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Why Windows 7 is Underwhelming

Why Windows 7 is Underwhelming

Troy Wolverton/San Jose Mercury News

October 20, 2009

And taking a page from the dock in the Mac OS, Windows will now allow you to “pin” icons to the task bar so that you can quickly launch programs and switch between them. This feature even goes a step beyond the one on the Mac. By right clicking on a particular icon – say, the one for Word – you can see documents and files you recently opened with its related program.

But some new features are unnecessary or downright annoying. If you move your mouse pointer to the bottom right of your screen, for example, Windows 7 will show you a glimpse of your desktop. But frustratingly, you can’t interact with your desktop from this view; move your pointer and all the programs you had running reappear.

When using the Alt-Tab shortcut to switch between programs, Windows 7, like Vista, will show you a small screen shot of the particular program, instead of its icon, which I would prefer, because it’s easier to identify a program from its icon.

But Windows 7 takes this feature a step further and makes it even worse. If you hesitate too long on any particular screen shot, Windows 7 will bring that program to the fore – and any other programs you toggle through after that using Alt-Tab. I found it jarring to have multiple programs jumping out at me like that – rather than just the one I wanted to switch to.

I also found that some things didn’t work as well as advertised. Windows 7 is supposed to have a whole new take on organizing your data. Instead of having to remember in which file on which computer you saved a particular picture or Word document, Windows 7 is supposed to automatically group such files from across your network into “libraries” of similar content.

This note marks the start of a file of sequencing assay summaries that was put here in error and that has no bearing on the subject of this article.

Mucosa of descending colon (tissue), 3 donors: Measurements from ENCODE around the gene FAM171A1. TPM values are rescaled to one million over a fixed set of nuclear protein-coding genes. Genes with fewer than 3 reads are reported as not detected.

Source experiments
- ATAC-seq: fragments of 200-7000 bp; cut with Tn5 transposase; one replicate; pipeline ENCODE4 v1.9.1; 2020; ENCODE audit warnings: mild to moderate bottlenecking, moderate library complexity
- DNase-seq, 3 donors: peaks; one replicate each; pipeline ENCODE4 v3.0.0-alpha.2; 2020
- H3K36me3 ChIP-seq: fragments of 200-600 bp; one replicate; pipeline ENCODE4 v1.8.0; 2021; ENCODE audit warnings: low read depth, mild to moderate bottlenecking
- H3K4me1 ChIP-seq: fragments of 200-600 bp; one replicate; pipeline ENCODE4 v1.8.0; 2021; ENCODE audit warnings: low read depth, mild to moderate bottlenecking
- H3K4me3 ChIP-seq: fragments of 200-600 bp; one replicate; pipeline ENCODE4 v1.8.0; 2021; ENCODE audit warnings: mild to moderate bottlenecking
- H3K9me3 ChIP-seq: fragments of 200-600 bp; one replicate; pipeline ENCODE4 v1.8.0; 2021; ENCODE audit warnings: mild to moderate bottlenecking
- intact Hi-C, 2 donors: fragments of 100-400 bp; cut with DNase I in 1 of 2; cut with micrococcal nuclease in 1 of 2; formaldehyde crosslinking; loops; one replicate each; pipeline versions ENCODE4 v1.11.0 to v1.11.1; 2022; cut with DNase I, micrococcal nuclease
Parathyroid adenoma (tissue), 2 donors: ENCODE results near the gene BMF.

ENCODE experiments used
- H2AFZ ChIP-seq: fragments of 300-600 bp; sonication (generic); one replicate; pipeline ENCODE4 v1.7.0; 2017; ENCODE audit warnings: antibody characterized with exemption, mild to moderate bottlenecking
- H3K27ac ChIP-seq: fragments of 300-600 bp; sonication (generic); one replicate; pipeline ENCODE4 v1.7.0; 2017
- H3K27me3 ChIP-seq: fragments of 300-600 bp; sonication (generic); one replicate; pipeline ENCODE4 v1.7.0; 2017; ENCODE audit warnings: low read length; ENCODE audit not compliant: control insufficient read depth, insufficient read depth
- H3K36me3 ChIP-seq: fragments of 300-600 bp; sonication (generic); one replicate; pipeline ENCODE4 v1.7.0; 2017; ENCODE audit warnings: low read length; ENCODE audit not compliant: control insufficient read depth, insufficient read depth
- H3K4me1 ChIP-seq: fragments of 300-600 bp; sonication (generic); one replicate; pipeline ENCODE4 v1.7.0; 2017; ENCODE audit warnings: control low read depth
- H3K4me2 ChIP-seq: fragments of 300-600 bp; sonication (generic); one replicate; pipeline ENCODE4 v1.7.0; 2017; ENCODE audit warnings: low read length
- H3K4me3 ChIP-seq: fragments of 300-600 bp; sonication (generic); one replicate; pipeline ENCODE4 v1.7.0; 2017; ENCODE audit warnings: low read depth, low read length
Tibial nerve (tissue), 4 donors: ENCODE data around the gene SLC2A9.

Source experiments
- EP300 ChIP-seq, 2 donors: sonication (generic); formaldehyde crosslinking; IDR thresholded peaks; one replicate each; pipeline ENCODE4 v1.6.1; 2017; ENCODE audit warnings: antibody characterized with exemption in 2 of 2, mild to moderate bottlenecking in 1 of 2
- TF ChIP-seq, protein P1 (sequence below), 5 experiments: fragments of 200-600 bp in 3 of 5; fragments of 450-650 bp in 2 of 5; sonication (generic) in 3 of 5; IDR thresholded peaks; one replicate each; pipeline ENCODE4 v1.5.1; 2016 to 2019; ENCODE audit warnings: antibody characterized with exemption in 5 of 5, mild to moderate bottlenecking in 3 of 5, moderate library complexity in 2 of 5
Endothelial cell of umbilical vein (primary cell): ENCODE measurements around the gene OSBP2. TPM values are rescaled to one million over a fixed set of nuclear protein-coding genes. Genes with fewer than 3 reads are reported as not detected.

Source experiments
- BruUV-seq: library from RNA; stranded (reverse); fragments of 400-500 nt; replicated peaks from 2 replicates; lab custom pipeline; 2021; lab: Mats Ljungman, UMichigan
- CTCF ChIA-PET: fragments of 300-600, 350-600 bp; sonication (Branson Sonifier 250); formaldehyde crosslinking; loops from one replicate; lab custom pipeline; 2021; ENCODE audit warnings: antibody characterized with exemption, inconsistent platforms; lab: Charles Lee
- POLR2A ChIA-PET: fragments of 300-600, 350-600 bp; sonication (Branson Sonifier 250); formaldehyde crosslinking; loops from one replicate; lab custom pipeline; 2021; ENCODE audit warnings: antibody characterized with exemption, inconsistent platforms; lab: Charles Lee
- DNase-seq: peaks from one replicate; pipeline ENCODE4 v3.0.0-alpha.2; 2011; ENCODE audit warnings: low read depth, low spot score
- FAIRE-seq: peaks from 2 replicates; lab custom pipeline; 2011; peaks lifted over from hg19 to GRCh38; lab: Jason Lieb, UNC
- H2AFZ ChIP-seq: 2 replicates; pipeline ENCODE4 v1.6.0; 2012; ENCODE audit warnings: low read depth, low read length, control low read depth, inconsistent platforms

This feature has some promise. When it works, you can look across folders and see pictures arranged by date or songs arranged by artist.

But it didn’t work automatically for me. Windows seemed not to realize that pictures could be stored in places other than the “My Pictures” folder. I had to tell Windows some of my pictures were located in my documents folder instead.

These are mostly quibbles, though. Windows 7 clearly fixes many of Vista’s problems and it has some new features that you’re likely to find useful.

Just don’t expect it to be world changing.

Contact Troy Wolverton at 408-920-5021 or Follow him on online at or on Twitter at

Windows 7"s notable features

Updated task bar: Program icons can be “pinned” to bar for quick launch and fast switching. Libraries: Related files, such as digital songs or Word documents, from across folders and computers on a network are grouped into one easily sorted collection. Touch screen support: Native support added for new touch-screen monitors and multi-touch gestures. Improved networking: Changes make it easier for users on home networks to share files and peripherals and stream media from one computer to another. Improved speed: Faster startup, shutdown and program switching than in Windows Vista.

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